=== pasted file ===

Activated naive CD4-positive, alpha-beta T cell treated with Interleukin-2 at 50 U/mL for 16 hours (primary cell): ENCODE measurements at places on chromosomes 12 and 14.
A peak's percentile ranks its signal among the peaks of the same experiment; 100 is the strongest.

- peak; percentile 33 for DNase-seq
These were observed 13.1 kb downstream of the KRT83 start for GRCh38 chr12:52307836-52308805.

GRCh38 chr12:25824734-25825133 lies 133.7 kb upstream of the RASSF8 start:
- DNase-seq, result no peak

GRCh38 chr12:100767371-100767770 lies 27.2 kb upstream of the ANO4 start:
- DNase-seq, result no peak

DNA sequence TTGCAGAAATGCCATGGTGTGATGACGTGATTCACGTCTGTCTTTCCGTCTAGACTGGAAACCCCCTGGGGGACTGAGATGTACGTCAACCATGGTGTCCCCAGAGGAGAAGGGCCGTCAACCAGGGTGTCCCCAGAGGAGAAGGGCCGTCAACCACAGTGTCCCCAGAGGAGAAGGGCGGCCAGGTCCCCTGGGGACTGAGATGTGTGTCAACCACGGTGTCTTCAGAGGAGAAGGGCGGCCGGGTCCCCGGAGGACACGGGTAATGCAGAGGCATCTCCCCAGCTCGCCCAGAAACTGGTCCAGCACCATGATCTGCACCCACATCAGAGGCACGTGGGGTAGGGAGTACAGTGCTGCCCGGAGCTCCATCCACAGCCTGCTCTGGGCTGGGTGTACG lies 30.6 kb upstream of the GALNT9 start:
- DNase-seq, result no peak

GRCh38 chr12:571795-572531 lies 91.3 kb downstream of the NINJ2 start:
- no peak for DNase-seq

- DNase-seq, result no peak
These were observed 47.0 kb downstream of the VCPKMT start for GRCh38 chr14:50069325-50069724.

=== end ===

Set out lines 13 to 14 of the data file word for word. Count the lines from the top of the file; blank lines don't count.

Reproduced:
- DNase-seq, result no peak
These were observed 47.0 kb downstream of the VCPKMT start for GRCh38 chr14:50069325-50069724.